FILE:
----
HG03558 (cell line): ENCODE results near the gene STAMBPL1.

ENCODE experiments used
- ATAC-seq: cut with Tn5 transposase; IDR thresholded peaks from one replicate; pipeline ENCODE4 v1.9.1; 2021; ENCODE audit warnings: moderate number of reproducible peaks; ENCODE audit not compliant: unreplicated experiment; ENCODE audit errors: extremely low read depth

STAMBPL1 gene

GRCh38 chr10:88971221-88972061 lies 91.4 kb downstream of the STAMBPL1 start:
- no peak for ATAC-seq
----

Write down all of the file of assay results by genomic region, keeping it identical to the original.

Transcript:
HG03558 (cell line): ENCODE results near the gene STAMBPL1.

ENCODE experiments used
- ATAC-seq: cut with Tn5 transposase; IDR thresholded peaks from one replicate; pipeline ENCODE4 v1.9.1; 2021; ENCODE audit warnings: moderate number of reproducible peaks; ENCODE audit not compliant: unreplicated experiment; ENCODE audit errors: extremely low read depth

STAMBPL1 gene

GRCh38 chr10:88971221-88972061 lies 91.4 kb downstream of the STAMBPL1 start:
- no peak for ATAC-seq